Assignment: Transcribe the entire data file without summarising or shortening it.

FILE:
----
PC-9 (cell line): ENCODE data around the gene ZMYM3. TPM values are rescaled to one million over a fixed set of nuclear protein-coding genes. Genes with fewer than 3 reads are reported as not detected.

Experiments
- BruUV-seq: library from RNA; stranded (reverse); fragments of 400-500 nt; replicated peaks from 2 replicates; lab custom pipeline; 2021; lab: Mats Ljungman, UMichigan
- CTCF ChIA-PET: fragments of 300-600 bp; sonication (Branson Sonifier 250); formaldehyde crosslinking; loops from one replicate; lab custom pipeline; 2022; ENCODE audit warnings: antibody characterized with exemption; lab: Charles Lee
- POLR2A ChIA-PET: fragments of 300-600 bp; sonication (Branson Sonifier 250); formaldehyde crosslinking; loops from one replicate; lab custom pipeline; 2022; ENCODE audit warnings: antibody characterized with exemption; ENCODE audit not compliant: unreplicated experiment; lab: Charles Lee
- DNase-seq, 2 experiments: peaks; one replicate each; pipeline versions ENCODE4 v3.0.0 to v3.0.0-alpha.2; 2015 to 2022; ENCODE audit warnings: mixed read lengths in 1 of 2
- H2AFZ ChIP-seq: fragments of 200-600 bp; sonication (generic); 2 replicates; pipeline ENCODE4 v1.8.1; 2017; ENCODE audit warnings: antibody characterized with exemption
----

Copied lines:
PC-9 (cell line): ENCODE data around the gene ZMYM3. TPM values are rescaled to one million over a fixed set of nuclear protein-coding genes. Genes with fewer than 3 reads are reported as not detected.

Experiments
- BruUV-seq: library from RNA; stranded (reverse); fragments of 400-500 nt; replicated peaks from 2 replicates; lab custom pipeline; 2021; lab: Mats Ljungman, UMichigan
- CTCF ChIA-PET: fragments of 300-600 bp; sonication (Branson Sonifier 250); formaldehyde crosslinking; loops from one replicate; lab custom pipeline; 2022; ENCODE audit warnings: antibody characterized with exemption; lab: Charles Lee
- POLR2A ChIA-PET: fragments of 300-600 bp; sonication (Branson Sonifier 250); formaldehyde crosslinking; loops from one replicate; lab custom pipeline; 2022; ENCODE audit warnings: antibody characterized with exemption; ENCODE audit not compliant: unreplicated experiment; lab: Charles Lee
- DNase-seq, 2 experiments: peaks; one replicate each; pipeline versions ENCODE4 v3.0.0 to v3.0.0-alpha.2; 2015 to 2022; ENCODE audit warnings: mixed read lengths in 1 of 2
- H2AFZ ChIP-seq: fragments of 200-600 bp; sonication (generic); 2 replicates; pipeline ENCODE4 v1.8.1; 2017; ENCODE audit warnings: antibody characterized with exemption